I took my father to see Rogue One today. I’ve wanted to take him for a while. I wanted my Mexican father, with his thick Mexican accent, to experience what it was like to see a hero in a blockbuster film, speak the way he does. And although I wasn’t sure if it was going to resonate with him, I took him anyway. When Diego Luna’s character came on screen and started speaking, my dad nudged me and said, “he has a heavy accent.” I was like, “Yup.” When the film was over and we were walking to the car, he turns to me and says, “did you notice that he had an accent?” And I said, “Yeah dad, just like yours.” Then my dad asked me if the film had made a lot of money. I told him it was the second highest grossing film of 2016 despite it only being out for 18 days in 2016 (since new year just came around). He then asked me if people liked the film, I told him that it had a huge following online and great reviews. He then asked me why Diego Luna hadn’t changed his accent and I told him that Diego has openly talked about keeping his accent and how proud he is of it. And my dad was silent for a while and then he said, “And he was a main character.” And I said, “He was.” And my dad was so happy. As we drove home he started telling me about other Mexican actors that he thinks should be in movies in America. Representation matters.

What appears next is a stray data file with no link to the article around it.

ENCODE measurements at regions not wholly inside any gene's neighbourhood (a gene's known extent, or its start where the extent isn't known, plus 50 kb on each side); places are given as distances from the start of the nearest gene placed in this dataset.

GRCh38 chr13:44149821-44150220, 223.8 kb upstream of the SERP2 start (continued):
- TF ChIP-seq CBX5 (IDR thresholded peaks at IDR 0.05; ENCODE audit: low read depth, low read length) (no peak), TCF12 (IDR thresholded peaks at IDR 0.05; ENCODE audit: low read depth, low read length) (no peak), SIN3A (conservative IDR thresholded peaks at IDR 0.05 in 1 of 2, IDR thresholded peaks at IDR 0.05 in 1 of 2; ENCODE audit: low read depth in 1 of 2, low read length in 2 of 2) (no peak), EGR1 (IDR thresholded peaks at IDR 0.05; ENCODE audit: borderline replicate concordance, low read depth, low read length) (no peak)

“I have seen her. Walking across the courtyard from her first class this morning, her expression thoughtful, her book bag casually thrown over her shoulder. I had seen photographs, of course; I knew she wore clunky glasses and her hair in a youthful dreadlock style, that her clothes would be dynamic and colorful. I knew she would be 1.63 meters tall, that she would weigh 50kg, that she was coming away from a neurobiology class; I knew what to expect…But I was not prepared for her insouciant manner, the way she squinted and smiled up at the gathering rainclouds, aware of the gray weather in a way that the other students missed, immersed in their phones or conversations. I did not think she would kick at a pile of leaves. She walks loosely, comfortable in her skin, her face as open and expressive as Ms Hendrix’s is closed.” - from the diary of Dr. Delphine Cormier.